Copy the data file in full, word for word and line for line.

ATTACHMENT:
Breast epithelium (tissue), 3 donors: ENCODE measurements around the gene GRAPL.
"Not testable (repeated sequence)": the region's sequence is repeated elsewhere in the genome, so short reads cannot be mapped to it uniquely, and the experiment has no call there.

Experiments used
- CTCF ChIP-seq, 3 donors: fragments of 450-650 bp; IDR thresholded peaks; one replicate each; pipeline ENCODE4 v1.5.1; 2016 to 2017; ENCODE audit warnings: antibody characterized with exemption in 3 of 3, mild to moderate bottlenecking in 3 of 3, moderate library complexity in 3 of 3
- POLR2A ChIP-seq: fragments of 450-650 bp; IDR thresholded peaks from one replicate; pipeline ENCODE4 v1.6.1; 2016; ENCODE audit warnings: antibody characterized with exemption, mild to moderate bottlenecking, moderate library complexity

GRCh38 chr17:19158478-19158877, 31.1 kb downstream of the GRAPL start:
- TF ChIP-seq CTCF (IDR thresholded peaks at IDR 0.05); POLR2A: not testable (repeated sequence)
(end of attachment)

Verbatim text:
Breast epithelium (tissue), 3 donors: ENCODE measurements around the gene GRAPL.
"Not testable (repeated sequence)": the region's sequence is repeated elsewhere in the genome, so short reads cannot be mapped to it uniquely, and the experiment has no call there.

Experiments used
- CTCF ChIP-seq, 3 donors: fragments of 450-650 bp; IDR thresholded peaks; one replicate each; pipeline ENCODE4 v1.5.1; 2016 to 2017; ENCODE audit warnings: antibody characterized with exemption in 3 of 3, mild to moderate bottlenecking in 3 of 3, moderate library complexity in 3 of 3
- POLR2A ChIP-seq: fragments of 450-650 bp; IDR thresholded peaks from one replicate; pipeline ENCODE4 v1.6.1; 2016; ENCODE audit warnings: antibody characterized with exemption, mild to moderate bottlenecking, moderate library complexity

GRCh38 chr17:19158478-19158877, 31.1 kb downstream of the GRAPL start:
- TF ChIP-seq CTCF (IDR thresholded peaks at IDR 0.05); POLR2A: not testable (repeated sequence)